People v Noone
2004 NY Slip Op 05139 [8 AD3d 97]
June 15, 2004
Appellate Division, First Department
Published by New York State Law Reporting Bureau pursuant to Judiciary Law § 431.
As corrected through Wednesday, August 25, 2004

The People of the State of New York, Respondent,
Dominick Noone, Appellant.


Judgment, Supreme Court, Bronx County (Michael Gross, J.), rendered November 21, 2002, convicting defendant, after a jury trial, of attempted assault in the first degree, and sentencing him to a term of 4½ years, unanimously affirmed.

Upon defendant's appeal from his conviction, this Court remanded the matter to Supreme Court for a hearing pursuant to Batson v Kentucky (476 US 79 [1986]) to afford the People an opportunity to provide race-neutral explanations for their peremptory challenges which excluded the only two Caucasian members of a jury panel in an action where the alleged victim was African-American and the defendant was Caucasian (308 AD2d 368 [2003]). Following such hearings conducted on October 10, 2003 and November 14, 2003, the Supreme Court adhered to its prior determination which denied defense counsel's Batson application. We now affirm.

It is well settled that a party raising the issue of racial discrimination in the exercise of peremptory challenges must first make a prima facie showing that the opposing party exercised its challenges to exclude a member of a cognizable group. Once such a showing has been made, the burden shifts to the party exercising its challenges to come forward with race-neutral explanations. The burden of proof then shifts again to the party objecting to the peremptory strikes to demonstrate that these proffered explanations are merely pretextual (People v Payne, 88 NY2d 172, 181 [1996]).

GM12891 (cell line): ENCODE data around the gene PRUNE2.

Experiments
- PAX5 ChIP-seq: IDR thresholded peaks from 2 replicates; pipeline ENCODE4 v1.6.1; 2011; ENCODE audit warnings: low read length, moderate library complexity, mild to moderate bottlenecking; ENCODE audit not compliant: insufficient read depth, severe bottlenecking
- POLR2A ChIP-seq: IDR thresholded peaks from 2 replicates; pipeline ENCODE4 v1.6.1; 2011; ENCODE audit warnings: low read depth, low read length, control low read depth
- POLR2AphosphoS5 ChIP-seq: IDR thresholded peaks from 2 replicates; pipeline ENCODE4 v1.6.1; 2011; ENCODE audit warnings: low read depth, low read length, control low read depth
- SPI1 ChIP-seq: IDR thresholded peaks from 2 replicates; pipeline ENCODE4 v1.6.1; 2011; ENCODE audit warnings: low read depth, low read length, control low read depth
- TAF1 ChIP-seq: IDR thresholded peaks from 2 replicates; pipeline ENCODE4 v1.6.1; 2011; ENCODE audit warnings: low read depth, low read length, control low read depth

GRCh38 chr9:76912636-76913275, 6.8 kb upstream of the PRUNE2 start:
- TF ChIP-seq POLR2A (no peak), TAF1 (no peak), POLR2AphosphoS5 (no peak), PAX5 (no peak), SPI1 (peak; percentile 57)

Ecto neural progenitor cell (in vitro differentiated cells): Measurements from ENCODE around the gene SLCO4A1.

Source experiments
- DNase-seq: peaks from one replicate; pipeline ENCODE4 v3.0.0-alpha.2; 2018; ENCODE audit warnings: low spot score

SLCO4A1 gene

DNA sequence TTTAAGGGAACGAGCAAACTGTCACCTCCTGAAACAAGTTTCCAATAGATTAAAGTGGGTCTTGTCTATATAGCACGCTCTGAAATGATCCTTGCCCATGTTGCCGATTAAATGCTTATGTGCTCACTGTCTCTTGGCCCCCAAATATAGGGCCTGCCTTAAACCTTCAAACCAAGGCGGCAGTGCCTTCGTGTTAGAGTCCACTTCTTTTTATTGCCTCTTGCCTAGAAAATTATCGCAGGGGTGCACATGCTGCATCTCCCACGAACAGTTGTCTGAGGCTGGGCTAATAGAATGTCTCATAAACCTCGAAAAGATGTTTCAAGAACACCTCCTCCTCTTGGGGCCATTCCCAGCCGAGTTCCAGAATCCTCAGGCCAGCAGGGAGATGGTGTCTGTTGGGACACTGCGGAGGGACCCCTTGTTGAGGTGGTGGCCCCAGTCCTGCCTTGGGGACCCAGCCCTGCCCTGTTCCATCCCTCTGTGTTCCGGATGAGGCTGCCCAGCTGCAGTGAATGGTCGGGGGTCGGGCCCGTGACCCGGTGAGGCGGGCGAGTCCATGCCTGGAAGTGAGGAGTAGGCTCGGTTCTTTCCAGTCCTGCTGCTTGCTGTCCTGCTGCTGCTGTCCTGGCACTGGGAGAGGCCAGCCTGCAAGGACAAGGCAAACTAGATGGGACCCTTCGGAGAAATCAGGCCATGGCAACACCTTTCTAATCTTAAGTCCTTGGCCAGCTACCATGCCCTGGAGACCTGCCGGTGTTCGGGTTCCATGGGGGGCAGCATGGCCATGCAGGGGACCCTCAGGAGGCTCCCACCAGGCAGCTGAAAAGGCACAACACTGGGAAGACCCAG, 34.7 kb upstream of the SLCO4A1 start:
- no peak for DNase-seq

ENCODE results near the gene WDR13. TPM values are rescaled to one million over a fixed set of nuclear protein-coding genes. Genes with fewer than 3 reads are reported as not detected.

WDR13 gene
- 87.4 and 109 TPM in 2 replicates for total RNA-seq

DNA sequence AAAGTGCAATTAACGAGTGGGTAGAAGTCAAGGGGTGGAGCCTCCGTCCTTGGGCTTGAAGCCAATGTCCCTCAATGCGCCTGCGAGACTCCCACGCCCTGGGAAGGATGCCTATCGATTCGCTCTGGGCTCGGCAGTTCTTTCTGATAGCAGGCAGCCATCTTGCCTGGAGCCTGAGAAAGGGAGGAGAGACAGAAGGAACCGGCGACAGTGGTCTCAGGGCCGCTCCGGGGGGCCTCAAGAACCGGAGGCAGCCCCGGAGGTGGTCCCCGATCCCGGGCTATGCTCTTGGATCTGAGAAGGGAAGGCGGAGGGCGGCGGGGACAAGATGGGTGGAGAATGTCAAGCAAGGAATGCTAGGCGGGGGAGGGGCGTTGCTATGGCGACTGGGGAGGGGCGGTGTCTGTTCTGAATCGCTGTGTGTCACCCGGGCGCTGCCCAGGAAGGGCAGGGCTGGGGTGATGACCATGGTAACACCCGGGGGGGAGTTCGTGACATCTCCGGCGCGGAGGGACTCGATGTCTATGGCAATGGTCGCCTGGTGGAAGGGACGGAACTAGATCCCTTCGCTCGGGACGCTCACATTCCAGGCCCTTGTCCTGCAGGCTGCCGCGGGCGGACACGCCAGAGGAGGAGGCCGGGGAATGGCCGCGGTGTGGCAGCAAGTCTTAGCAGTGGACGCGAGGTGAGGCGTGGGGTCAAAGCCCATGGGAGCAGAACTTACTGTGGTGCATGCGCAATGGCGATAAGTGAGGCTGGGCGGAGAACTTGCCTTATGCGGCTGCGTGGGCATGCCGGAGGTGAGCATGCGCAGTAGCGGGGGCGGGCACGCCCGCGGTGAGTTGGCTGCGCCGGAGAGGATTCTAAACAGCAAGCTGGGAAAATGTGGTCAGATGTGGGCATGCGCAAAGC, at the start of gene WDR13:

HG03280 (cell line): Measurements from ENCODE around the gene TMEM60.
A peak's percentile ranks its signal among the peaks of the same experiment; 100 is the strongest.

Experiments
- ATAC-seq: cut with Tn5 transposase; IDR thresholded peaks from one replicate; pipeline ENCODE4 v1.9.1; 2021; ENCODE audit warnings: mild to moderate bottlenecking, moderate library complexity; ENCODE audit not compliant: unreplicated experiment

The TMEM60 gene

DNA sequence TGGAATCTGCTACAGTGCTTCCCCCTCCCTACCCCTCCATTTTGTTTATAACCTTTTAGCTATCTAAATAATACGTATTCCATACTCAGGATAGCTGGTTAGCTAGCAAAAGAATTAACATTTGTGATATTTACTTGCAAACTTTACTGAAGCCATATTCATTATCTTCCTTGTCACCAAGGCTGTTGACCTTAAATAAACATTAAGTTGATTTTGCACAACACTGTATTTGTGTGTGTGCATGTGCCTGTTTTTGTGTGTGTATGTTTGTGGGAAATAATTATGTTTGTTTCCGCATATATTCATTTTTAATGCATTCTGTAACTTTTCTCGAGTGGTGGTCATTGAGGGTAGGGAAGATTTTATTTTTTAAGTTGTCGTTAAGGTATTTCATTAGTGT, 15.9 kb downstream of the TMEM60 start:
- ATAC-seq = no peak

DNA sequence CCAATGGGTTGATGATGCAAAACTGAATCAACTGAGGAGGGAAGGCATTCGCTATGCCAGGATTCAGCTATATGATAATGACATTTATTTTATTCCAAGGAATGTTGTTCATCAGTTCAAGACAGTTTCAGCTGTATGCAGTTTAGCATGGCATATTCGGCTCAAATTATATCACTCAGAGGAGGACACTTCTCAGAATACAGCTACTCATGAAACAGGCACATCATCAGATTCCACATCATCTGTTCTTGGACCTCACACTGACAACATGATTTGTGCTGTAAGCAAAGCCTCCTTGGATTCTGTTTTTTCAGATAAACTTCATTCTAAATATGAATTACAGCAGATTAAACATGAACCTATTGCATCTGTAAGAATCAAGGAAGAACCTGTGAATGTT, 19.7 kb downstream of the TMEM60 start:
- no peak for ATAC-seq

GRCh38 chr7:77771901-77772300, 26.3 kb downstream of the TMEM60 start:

In the instant matter, defendant made a prima facie showing that the People's exercise of its peremptory challenges, which excluded the only two Caucasian prospective jurors, juror Moody and juror Brennan, may have been racially motivated. However, the People met their burden of demonstrating race-neutral explanations for challenging these two jurors. As to juror Moody, the People contended that she has a close friend who was previously arrested for driving while intoxicated, a circumstance that troubled the prosecutor in light of defendant's claim of intoxication at the time of the alleged incident. As to juror Brennan, the People asserted that during the voir dire, he rolled his eyes, sighed repeatedly, gave terse one-word answers and acted "as if he . . . had some place better to be."

Here, the record establishes that the basis for the Supreme Court's denial of defendant's Batson application was defendant's failure to establish that the People's explanation for challenging jurors Moody and Brennan was pretextual. We find that the proffered explanations [*2]were legitimate and rationally based and call into question the very ability of these potential jurors to serve fairly and impartially (see People v Hernandez, 75 NY2d 350 [1990], affd 500 US 352 [1991]; People v Barnes, 261 AD2d 281 [1999], lv denied 93 NY2d 1014 [1999]). Concur—Ellerin, J.P., Williams, Lerner, Friedman and Gonzalez, JJ.